This article is part of our The Long Game series.
In the Staff Keeper League, the home run swoon that happened in 2014 disappeared, but was replaced by an
In the Staff Keeper League, the home run swoon that happened in 2014 disappeared, but was replaced by an even bigger drop elsewhere among the hitting categories:
Hmm. A nearly 17 percent drop in steals is certainly odd. Let's check my 12-team AL-only league to see if the same thing holds there:
Not only does it hold up, the drop is almost double what it is in the 18-team mixed format, as third place brought in about 32 percent fewer steals than the average of the previous two seasons. Ouch.
Pulling back a little further, the league-wide drop in stolen bases in MLB was even clearer than those numbers suggest. Last year, big league teams stole 2,505 bases on 3,569 attempts (a 70.2 percent success rate). That may sound like a lot, but in 2014 they stole 2,764 bases on 3,799 attempts (a 72.8 percent success rate). In fact, last year's steals and attempts were the lowest league-wide totals of the last two decades, and the success rate the lowest since 2004.
In the 20 seasons since the shortened seasons of 1994/1995, league-wide stolen base numbers have followed fairly consistent patterns. From 1996 through 2001, the league averaged 3,213 steals on 4,657 attempts, with success rates in the high 60s (1996's 70.7 percent being the high-water mark). From 2002 through 2005, attempts dwindled without much improvement in the league-wide success rate, with averages of 2,619 steals on 3,851 attempts. Starting in 2006, though, success rates began to climb as teams became more discerning about who ran and when. From 2006 through 2014, MLB's season averages were 2,931 steals on 4,025 attempts, and from 2007 through 2014 the success rates ranged from 72.2 percent (2011) up to 74.4 percent (2007).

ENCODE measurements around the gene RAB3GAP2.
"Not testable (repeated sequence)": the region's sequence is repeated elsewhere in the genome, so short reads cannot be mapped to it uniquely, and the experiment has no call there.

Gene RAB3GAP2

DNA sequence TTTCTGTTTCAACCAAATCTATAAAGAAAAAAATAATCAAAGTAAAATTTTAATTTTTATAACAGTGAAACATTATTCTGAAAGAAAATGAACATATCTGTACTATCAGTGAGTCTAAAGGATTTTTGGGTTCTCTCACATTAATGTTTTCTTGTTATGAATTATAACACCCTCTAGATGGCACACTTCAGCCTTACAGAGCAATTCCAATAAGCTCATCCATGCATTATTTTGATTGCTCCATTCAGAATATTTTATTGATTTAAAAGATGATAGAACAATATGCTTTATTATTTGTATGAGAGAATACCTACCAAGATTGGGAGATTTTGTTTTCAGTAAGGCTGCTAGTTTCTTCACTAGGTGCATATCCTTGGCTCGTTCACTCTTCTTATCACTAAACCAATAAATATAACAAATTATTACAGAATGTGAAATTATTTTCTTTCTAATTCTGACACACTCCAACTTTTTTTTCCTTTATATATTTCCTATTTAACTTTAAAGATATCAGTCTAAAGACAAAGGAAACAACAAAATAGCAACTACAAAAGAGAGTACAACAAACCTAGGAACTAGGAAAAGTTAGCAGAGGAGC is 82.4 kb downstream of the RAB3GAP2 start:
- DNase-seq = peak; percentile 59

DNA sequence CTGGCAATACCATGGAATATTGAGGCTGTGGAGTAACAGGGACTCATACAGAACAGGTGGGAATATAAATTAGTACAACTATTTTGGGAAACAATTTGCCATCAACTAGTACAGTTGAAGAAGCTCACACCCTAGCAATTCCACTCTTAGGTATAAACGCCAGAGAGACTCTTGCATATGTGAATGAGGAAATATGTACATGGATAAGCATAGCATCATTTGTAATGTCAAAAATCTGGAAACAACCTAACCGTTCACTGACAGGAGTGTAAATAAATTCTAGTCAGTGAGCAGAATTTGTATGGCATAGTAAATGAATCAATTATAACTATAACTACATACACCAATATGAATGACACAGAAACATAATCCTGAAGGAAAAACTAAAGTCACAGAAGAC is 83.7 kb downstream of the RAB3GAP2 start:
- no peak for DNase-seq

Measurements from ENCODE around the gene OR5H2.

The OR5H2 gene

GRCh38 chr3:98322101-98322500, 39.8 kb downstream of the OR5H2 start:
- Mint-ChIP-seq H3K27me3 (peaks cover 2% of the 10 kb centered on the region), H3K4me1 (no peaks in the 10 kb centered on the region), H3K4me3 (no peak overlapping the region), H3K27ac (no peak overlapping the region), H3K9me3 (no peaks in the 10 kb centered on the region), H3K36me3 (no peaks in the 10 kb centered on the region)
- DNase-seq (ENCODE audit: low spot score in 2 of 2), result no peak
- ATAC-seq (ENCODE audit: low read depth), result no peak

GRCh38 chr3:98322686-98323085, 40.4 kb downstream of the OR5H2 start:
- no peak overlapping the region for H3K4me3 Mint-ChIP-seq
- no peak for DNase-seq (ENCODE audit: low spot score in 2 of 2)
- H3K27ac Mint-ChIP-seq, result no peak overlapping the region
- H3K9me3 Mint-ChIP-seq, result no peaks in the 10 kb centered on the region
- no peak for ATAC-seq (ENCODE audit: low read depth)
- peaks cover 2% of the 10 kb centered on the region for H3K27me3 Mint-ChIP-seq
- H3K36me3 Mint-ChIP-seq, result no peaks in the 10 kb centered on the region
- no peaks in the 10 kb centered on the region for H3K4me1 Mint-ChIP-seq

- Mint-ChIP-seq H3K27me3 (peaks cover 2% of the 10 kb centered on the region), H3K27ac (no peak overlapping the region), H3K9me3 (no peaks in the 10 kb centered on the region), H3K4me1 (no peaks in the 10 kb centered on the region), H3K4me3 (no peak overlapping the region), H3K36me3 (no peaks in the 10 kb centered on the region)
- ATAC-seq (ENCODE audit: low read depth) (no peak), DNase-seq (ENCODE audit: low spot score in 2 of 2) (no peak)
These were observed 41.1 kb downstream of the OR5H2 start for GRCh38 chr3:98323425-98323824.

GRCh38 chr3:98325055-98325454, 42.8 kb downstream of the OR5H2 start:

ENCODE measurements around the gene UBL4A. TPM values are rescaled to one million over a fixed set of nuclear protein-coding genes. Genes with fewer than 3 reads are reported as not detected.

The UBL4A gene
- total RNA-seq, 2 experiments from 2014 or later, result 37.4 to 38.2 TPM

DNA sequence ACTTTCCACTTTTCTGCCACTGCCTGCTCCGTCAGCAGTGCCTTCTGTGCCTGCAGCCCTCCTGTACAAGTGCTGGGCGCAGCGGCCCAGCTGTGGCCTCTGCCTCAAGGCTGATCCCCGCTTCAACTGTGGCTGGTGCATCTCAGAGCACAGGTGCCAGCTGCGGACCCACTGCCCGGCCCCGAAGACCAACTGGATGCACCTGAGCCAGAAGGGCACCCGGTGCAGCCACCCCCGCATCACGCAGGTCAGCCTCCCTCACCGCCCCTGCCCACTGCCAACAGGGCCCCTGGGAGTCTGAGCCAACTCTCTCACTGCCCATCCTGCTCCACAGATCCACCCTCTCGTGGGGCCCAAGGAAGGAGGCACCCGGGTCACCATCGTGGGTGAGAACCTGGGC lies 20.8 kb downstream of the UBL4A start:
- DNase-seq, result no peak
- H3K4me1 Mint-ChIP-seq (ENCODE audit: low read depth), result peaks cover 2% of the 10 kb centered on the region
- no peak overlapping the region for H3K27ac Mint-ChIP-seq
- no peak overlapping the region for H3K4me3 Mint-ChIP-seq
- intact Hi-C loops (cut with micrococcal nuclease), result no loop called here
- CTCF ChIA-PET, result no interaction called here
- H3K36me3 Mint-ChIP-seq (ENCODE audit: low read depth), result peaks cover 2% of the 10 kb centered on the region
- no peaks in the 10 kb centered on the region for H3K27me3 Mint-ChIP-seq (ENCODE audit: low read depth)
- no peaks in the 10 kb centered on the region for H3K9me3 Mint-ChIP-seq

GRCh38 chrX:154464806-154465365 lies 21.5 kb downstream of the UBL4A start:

So what the heck happened in 2015? Suddenly players ran much less, and were much less successful when doing so.
I can think of a few possible theories. Maybe the use of instant replay is causing managers to avoid decisions that might produce close plays, though that seems unlikely and what numbers I can find on the use of replay doesn't really bear it out. Possibly the new rules intended to reduce game time, such as the between-pitch clock, are also impacting the running game somehow as the Law of Unintended Consequences takes hold. But I think the most likely culprit is an increased emphasis on catcher defense. Last year saw both Evan Gattis and Kyle Schwarber yanked out from behind the plate, following a pattern in which players like Carlos Santana and Joe Mauer also ditched the tools of ignorance. While the teams in question usually point to the player's offensive contributions or injury history as the reason for moving them to another position, they inevitably replace them with a catcher who doesn't hit as well but is an upgrade when it comes to calling a game, pitch framing and gunning down runners.
Or maybe none of those are true, it's just a one-season fluke and steal totals will bounce back in 2016.
If it is the beginning of a new trend, however, there are some things you can do to take advantage of it in keeper and dynasty formats.
Now, this is hardly a mind-blowing recommendation. When 20 percent of your hitter points come from a category provided primarily by specialists, you're incentivized to scour the minor league looking for players who swiped 50 bags in Low-A. But if we are heading into a period where steals at the major league level are on the decline, finding one player who can single-handedly keep you afloat in the category becomes even more important. Grabbing the next Dee Gordon or Billy Hamilton gives you a big competitive advantage over your competition, so bump players like Jose Peraza, Mallex Smith or Trea Turner up a bit on your prospect cheat sheets.
This applies to your end-game auction strategy as well as your minor league targets. Not thrilled with any of your $1 options for your fifth outfield spot? Why not take a chance on Travis Jankowski, who didn't show much in his major league debut last year but has a good shot at the larger share of a center-field platoon or better with the Padres this year and who went 71-for-85 on the basepaths in 2013 down at High-A?